The Aftermath: Latest Developments
U.S. stock markets will resume trading on Monday, as testing showed that the exchanges are ready to be reactivated after taking their longest break since World War I following Tuesday's terror attacks that brought down the World Trade Center, New York Stock Exchange officials said on Saturday.
New Yorkers, including Mayor Rudolph Giuliani, turned out for Saturday's funerals of the Fire Department's First Deputy Commissioner William Feehan, Chief of Department Peter Ganci and Department Chaplain Mychal Judge. (Judge was the first body to be removed from the World Trade Center, where he had been administering last rites to fallen firemen, before the tower collapsed and killed him. As was noted during his eulogy, many believe that Judge will be the first soul to welcome the others into Heaven.) The men were among the estimated 350 members of the department who were lost during the rescue effort.
The number of missing in New York's World Trade Center climbed to 4,972, which is 255 more than estimated on Friday, according to Police Commissioner Bernard Kerik.
Remains of 152 people have been recovered and 92 of those have been identified, Kerik said. Only five people have been pulled out alive, two on Tuesday and three on Wednesday.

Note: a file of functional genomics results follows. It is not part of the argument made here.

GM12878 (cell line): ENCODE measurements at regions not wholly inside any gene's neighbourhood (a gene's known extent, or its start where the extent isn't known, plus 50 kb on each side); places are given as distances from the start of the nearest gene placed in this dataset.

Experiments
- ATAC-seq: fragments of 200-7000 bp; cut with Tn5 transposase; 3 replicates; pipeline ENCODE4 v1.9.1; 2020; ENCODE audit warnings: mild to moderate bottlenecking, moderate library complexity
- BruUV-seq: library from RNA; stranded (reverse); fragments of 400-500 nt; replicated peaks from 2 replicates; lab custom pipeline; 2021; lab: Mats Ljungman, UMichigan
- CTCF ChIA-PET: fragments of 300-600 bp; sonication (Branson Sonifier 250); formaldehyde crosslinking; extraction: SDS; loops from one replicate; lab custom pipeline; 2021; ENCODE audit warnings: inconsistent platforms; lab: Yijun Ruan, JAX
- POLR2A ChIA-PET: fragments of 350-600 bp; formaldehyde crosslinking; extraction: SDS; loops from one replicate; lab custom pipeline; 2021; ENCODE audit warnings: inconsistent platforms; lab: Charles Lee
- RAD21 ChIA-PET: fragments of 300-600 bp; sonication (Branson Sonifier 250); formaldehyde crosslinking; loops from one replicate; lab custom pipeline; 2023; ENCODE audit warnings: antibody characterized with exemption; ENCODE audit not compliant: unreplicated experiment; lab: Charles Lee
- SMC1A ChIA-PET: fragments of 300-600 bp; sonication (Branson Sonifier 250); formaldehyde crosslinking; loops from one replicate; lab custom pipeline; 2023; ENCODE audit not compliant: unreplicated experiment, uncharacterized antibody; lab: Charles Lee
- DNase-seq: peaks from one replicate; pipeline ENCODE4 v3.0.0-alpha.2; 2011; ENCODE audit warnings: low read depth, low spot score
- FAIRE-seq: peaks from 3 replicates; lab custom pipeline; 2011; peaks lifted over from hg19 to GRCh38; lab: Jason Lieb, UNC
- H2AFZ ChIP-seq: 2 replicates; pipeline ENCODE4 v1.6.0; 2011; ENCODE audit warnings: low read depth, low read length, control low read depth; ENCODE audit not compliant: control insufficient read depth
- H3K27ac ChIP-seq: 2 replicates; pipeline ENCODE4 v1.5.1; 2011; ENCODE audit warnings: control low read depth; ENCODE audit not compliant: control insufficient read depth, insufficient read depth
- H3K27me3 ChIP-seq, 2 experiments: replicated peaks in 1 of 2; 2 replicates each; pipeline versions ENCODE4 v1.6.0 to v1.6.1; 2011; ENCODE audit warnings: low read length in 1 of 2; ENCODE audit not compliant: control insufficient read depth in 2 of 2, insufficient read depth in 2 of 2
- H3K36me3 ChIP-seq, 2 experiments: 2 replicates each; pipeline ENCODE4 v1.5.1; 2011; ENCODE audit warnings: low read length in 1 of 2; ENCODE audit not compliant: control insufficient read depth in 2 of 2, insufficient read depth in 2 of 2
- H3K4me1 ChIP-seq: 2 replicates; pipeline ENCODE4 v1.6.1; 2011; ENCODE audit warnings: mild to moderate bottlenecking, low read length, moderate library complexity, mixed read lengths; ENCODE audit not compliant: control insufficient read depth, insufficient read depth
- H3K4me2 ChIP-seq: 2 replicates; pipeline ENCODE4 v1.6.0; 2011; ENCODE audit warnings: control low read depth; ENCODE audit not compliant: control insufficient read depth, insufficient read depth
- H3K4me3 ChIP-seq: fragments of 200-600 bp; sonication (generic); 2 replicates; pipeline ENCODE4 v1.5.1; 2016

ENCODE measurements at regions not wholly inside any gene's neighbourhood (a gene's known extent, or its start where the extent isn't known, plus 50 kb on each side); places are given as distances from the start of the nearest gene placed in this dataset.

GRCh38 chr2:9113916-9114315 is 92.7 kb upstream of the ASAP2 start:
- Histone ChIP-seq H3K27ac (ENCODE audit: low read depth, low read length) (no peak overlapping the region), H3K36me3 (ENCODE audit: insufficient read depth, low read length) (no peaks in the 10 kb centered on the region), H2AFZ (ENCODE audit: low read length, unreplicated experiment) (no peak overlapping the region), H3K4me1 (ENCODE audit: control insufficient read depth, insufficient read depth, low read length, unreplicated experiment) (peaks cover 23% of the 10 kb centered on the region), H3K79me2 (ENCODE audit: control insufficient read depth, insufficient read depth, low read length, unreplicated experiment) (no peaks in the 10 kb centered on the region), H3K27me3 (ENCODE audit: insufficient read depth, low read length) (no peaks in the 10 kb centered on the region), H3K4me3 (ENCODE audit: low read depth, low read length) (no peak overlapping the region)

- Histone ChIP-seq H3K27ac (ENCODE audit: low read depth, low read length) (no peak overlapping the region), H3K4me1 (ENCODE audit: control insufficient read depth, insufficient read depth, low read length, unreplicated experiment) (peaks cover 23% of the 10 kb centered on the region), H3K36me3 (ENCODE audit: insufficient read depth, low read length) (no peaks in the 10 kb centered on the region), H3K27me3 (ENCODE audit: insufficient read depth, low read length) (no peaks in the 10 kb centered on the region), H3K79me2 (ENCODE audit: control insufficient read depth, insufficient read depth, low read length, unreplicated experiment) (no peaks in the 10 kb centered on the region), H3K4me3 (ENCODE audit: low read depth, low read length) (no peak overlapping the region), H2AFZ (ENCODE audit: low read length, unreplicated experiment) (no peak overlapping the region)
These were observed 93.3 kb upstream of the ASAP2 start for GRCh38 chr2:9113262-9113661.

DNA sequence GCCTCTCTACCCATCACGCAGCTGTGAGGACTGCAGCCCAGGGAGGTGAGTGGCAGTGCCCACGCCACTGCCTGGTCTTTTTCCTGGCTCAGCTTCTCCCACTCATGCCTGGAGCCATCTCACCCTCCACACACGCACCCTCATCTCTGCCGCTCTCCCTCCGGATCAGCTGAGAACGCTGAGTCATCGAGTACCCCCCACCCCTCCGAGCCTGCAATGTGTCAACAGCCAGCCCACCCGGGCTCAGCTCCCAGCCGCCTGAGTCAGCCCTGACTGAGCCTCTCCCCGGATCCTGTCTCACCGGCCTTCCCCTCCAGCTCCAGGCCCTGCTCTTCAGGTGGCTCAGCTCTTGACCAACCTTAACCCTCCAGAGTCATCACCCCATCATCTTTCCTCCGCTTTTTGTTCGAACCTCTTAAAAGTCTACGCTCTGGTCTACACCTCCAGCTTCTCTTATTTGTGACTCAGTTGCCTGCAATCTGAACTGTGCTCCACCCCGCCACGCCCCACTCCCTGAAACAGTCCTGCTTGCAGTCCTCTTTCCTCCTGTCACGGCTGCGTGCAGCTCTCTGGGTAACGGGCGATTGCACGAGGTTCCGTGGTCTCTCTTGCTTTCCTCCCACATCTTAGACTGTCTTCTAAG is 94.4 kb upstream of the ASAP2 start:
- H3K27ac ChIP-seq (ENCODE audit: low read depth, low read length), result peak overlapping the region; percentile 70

Government authorities have said that 189 people -- a combination of military and civilian employees on the ground and the passengers and crewmembers in the plane -- are believed to have died in the attack on the Pentagon.
In a tearful tribute before friends and relatives of those 52 victims of United Flight 93, Pennsylvania Gov. Tom Ridge said at a Friday vigil attended by thousands of people, "The passengers on that plane decided to fight back their hijackers. They undoubtedly saved hundreds, if not thousands, of lives in the process. They sacrificed themselves for others -- the ultimate sacrifice."
Meanwhile, the nation remained in mourning. Most weekend sporting events were canceled, including Major League baseball and National Football League play -- something that did not happen even once during all of World War II or in response to the 1963 assassination of President John F. Kennedy.